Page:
08-16-2005, 08:06 AM
I float mine in milk with a generous shake of salt. No good Scot would put anything sweet on their porrage.

My husband had some interesting stuff in Stirling last year- they put whisky and cream on his porrage- he thought it was wonderful, I thought it was disgusting. Never seen that recipe before. :humm:

Rafe
08-16-2005, 08:51 AM
"Put oats in a bowel ..."
Well sure, eventually.

Kenneth Tucker
08-16-2005, 09:34 AM
Ingredients:1 cup oats, 3 cups water, salt, raisins, dash of cinnamon, grated nutmeg, cream, brown sugar,2 ozs single malt whisky.

Combine water, oats, salt, raisins, cinnamon and nutmeg. Bring to boil and simmer until creamy. Add cream and brown sugar. Drink whisky. Eat oatmeal.

sandpiper
08-16-2005, 03:32 PM
ughh. Sounds awful. I can't imagine putting whisky in oatmeal. I don't think it would be any different than putting kerosene in the oatmeal.

At our local natural foods store, there is an item called Scottish style porridge and right along side of it is another item called Irish style porridge. They're both made with oats so I wondered what the difference was beside the color of the labels.

Margaret
08-17-2005, 10:30 AM
You might try these folks, they're fabulous for yummy stuff! Their store/mill is just down the road from us, and impossible to leave without spending loads of $$$

http://www.bobsredmill.com/

Oh duh, I just read Tommy's post - obviously we have a lot more in common, horses, pipe bands, food......!

Margaret

legwyn
08-17-2005, 12:23 PM
Like you HotScot, my mum always salted her porridge. I like it either salty or sweet - depending on my mood.

When I know I won't have time in the morning, I make my porridge in the crock pot overnight using pinhead oats. For those of us in northern Michigan, we like to suggest dried cherries instead of raisins - they are great and really good for you too.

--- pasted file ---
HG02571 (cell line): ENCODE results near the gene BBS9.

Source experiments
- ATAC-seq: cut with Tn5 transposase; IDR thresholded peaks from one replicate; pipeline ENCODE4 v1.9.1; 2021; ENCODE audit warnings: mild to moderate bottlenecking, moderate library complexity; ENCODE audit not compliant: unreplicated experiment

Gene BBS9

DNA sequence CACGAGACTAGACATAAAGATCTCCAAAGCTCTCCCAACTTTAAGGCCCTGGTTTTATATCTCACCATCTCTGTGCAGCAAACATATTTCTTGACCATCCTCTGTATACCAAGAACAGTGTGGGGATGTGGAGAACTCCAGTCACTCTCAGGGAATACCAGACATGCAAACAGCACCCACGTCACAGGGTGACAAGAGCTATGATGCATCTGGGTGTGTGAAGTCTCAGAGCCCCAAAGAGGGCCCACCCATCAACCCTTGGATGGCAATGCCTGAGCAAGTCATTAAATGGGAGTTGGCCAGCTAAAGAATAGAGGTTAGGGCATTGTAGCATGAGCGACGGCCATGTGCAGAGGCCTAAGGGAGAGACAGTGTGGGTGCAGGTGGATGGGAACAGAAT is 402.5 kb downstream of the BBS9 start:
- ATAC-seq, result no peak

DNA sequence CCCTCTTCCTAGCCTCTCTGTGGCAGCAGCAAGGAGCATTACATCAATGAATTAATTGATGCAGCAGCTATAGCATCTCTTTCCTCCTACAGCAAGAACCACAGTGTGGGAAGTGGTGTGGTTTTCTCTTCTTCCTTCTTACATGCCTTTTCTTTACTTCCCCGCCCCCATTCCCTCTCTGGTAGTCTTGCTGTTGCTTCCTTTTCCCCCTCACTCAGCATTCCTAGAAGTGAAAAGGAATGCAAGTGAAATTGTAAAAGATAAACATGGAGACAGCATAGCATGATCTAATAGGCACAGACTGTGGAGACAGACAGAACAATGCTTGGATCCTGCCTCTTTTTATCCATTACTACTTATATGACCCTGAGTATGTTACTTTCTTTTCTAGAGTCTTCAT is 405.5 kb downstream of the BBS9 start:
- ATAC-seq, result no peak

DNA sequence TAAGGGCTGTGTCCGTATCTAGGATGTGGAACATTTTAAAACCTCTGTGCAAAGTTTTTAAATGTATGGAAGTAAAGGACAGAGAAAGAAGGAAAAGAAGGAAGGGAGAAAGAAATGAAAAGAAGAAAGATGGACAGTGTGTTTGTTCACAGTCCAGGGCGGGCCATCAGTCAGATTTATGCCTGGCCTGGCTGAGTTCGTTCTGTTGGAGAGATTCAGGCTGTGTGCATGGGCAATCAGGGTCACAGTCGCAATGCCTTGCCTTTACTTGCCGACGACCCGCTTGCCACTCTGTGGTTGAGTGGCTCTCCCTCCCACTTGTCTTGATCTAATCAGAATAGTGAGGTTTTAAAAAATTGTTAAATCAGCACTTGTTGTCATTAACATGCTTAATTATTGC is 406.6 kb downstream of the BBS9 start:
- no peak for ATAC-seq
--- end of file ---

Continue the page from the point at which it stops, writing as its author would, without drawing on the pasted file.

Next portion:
Do a search on www.foodnetwork.com (http://www.foodnetwork.com) for several overnight recipes. Alton Brown's episode on oats was funny and informative.

What I need is a spurtle. Anyone have suggestions for a good source?

Happy eating! Lee

AllisonB aka Sweet Reed
08-17-2005, 04:19 PM
Originally posted by Kenneth Tucker:
Ingredients:1 cup oats, 3 cups water, salt, raisins, dash of cinnamon, grated nutmeg, cream, brown sugar,2 ozs single malt whisky.

Combine water, oats, salt, raisins, cinnamon and nutmeg. Bring to boil and simmer until creamy. Add cream and brown sugar. Drink whisky. Eat oatmeal. Yummmmm! I do believe I'm going to try that tomorrow morning! :eek:

Thanks for the link Tommy (and Margaret) :D I do believe I'm gonna order me summa them thar oats. :D Oh...and I like to put a dash of salt in while the oats are cooking but then add Splenda afterwards. The salt really enhances the flavor of the oatmeal.

AllisonB aka Sweet Reed
08-17-2005, 04:27 PM
Hmmmm...I just saw "Triticale" listed on Bob's Red Mill site. Isn't that what the tribbles ate till they died? :shrug: If I had to make a wild guess I'd say it is a flat wooden spoon/spatula for stirring oatmeal. Anyone care to enlighten me?